Film

He's Hitchcock's man - and no mistake

By Anthea Gerrie, August 25, 2011

This is a confusing time to be a talented young musician called Daniel Cohen.

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Review: Cowboys and Aliens

By Jonathan Foreman, August 18, 2011

It is its provenance as much as the promise of its trailer that make Cowboys and Aliens such a disappointment. Directed by Iron Man's Jon Favreau, its producers include not only Brian Grazer and Ron Howard, but Steven Spielberg.

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Interview: Gilles Paquet-Brenner

August 4, 2011

For France, the Vel d'Hiv round-up on 16 July, 1942, has been buried in unwanted history for almost 70 years.

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Chris Weitz: Inspired by my father the refugee

By Stephen Applebaum, July 29, 2011

Chris Weitz could have parlayed his success as the director of Twilight: New Moon into an even bigger film. Instead, he used it as an opportunity to make a small, intimate drama about a Mexican illegal immigrant called Carlos, who does back-breaking work to provide for his teenage son, Luis, while trying to keep him out of the gangs in their poor East Los Angeles neighbourhood.

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Review: Captain America: The First Avenger

By Jonathan Foreman, July 28, 2011

The comic-book superhero Captain America was the creation of Joe Simon and Jack Kirby, both Jewish, both the sons of immigrant tailors. He first appeared in print in December 1940. Though it was a full year before the United States was to enter the war, the series took a firmly interventionist, anti-Nazi stance.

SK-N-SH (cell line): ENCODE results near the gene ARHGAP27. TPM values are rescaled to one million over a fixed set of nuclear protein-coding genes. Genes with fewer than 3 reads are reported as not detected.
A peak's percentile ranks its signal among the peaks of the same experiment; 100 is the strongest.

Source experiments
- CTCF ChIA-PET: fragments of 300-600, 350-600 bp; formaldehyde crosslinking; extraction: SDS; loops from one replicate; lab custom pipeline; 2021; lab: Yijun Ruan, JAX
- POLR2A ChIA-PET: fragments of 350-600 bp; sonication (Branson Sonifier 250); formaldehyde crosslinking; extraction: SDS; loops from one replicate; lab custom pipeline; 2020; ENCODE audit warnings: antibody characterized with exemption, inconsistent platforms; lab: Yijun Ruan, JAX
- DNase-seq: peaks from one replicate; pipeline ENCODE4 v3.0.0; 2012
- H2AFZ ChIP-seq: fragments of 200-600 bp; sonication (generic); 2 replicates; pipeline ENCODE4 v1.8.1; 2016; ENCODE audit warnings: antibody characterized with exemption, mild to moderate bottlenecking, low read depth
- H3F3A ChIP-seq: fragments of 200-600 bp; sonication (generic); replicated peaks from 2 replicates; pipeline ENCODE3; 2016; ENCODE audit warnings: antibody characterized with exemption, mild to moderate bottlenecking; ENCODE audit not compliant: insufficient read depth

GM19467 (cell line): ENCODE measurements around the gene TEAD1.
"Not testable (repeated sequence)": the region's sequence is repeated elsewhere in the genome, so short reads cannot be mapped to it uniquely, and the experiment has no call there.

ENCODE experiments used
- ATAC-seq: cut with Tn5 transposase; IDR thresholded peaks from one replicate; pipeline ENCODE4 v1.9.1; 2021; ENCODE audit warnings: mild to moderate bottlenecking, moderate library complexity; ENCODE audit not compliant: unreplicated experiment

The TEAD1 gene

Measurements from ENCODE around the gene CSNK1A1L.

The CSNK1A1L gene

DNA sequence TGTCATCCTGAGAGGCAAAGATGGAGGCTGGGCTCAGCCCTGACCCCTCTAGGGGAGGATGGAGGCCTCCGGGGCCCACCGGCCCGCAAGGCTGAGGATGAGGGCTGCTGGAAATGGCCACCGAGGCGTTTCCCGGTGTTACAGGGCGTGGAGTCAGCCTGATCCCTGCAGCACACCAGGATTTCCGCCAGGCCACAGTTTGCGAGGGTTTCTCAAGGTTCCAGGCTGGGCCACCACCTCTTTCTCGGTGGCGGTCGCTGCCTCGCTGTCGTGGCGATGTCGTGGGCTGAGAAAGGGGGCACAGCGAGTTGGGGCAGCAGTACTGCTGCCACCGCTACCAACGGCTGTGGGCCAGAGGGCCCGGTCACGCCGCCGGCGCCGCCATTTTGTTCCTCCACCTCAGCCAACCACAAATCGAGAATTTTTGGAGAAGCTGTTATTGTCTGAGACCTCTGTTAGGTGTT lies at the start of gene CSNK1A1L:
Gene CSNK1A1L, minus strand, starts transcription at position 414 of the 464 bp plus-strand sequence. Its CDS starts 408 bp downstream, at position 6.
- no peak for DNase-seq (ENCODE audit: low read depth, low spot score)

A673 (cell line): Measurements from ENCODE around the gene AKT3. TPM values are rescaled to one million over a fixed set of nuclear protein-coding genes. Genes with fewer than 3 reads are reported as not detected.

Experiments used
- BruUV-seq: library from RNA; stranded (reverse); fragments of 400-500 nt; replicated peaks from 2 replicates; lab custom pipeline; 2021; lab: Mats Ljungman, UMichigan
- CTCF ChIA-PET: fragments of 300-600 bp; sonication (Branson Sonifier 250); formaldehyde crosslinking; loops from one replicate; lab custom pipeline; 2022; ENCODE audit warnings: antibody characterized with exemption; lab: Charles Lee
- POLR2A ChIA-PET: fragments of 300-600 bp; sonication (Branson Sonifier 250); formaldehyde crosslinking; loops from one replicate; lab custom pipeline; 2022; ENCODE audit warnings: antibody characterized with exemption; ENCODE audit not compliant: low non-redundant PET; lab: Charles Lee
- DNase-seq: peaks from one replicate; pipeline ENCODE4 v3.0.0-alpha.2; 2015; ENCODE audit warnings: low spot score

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Review: Holy Rollers

By Jonathan Foreman, July 7, 2011

There were many moments in Holy Rollers when I wished that it had been made by someone like Danny Boyle. Armed with a good script, the director of Slumdog Millionaire would have been able to convey with conviction the rich strangeness of Chasidic life, the seductive temptations of the drug trade, and all the dilemmas that would confront a young man caught between the two.

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Review: The Conspirator

By Jonathan Foreman, June 30, 2011

One of the unpredictable things about the post 9-11 "war on terror" is the way it has inspired so much poor work - heavy handed, smug, ill-informed or even dishonest - by so many well-regarded writers, directors and actors.

From Robert Redford it prompted 2007's confused Lions for Lambs where he played a politics professor to ensure that the audience got the full benefit of his incoherent, 1960

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Review: The Round Up

By Jonathan Foreman, June 16, 2011

The Round Up has been a huge sensation in France. It is the first feature film to tell the story of the terrible episode in 1942 when the French authorities carried out a mass round-up of Jews in Paris.

On July 16, some 13,000 Jews were dragged out of their beds in dawn raids by the police. Most of the families were taken to the Vélodrome d'hiver, an indoor stadium near the Eiffel Tower.

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The day France betrayed its Jews

By Simon Round, June 10, 2011

On the morning of July 16 1942, some 13,000 Jews were arrested in Paris and sent to internment camps around France. After months of near starvation, the adults and children were separated and deported to Auschwitz.

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Review: Angels of Evil

By Jonathan Foreman, May 26, 2011

Filmmakers are more herd-like creatures than most people realise. You can get a sense of this every time there is a spate of studio movies about, say, vampires or volcanic eruptions. But it is not only true of those who work in Hollywood. European, British and US independent filmmakers tend to be equally or even more fashion-bound in their world view.

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